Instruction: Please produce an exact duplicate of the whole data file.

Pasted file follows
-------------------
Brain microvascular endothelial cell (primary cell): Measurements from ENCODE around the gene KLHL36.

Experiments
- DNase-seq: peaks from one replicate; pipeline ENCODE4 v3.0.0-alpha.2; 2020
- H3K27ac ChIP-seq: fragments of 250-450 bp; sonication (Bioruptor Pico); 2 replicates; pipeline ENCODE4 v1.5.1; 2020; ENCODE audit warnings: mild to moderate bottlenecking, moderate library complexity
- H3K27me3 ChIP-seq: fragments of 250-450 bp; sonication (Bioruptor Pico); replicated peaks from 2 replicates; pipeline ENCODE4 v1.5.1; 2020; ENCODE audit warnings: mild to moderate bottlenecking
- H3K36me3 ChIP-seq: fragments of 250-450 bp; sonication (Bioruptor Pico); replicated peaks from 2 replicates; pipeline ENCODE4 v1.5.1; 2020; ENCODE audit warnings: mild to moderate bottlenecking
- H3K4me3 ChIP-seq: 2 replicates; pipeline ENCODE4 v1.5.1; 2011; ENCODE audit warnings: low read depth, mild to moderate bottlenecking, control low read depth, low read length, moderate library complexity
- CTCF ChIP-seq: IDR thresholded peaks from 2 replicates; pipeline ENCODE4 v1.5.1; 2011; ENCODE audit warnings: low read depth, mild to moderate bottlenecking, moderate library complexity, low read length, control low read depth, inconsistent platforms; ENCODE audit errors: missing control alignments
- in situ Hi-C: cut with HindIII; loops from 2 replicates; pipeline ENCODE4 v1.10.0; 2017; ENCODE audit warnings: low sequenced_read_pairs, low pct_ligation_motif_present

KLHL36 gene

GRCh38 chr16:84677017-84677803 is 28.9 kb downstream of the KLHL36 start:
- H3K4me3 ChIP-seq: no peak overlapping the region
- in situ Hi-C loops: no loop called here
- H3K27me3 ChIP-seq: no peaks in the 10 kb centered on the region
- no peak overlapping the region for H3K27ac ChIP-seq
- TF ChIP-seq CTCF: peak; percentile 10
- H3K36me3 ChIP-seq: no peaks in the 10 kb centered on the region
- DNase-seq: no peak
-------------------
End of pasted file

Brain microvascular endothelial cell (primary cell): Measurements from ENCODE around the gene KLHL36.

Experiments
- DNase-seq: peaks from one replicate; pipeline ENCODE4 v3.0.0-alpha.2; 2020
- H3K27ac ChIP-seq: fragments of 250-450 bp; sonication (Bioruptor Pico); 2 replicates; pipeline ENCODE4 v1.5.1; 2020; ENCODE audit warnings: mild to moderate bottlenecking, moderate library complexity
- H3K27me3 ChIP-seq: fragments of 250-450 bp; sonication (Bioruptor Pico); replicated peaks from 2 replicates; pipeline ENCODE4 v1.5.1; 2020; ENCODE audit warnings: mild to moderate bottlenecking
- H3K36me3 ChIP-seq: fragments of 250-450 bp; sonication (Bioruptor Pico); replicated peaks from 2 replicates; pipeline ENCODE4 v1.5.1; 2020; ENCODE audit warnings: mild to moderate bottlenecking
- H3K4me3 ChIP-seq: 2 replicates; pipeline ENCODE4 v1.5.1; 2011; ENCODE audit warnings: low read depth, mild to moderate bottlenecking, control low read depth, low read length, moderate library complexity
- CTCF ChIP-seq: IDR thresholded peaks from 2 replicates; pipeline ENCODE4 v1.5.1; 2011; ENCODE audit warnings: low read depth, mild to moderate bottlenecking, moderate library complexity, low read length, control low read depth, inconsistent platforms; ENCODE audit errors: missing control alignments
- in situ Hi-C: cut with HindIII; loops from 2 replicates; pipeline ENCODE4 v1.10.0; 2017; ENCODE audit warnings: low sequenced_read_pairs, low pct_ligation_motif_present

KLHL36 gene

GRCh38 chr16:84677017-84677803 is 28.9 kb downstream of the KLHL36 start:
- H3K4me3 ChIP-seq: no peak overlapping the region
- in situ Hi-C loops: no loop called here
- H3K27me3 ChIP-seq: no peaks in the 10 kb centered on the region
- no peak overlapping the region for H3K27ac ChIP-seq
- TF ChIP-seq CTCF: peak; percentile 10
- H3K36me3 ChIP-seq: no peaks in the 10 kb centered on the region
- DNase-seq: no peak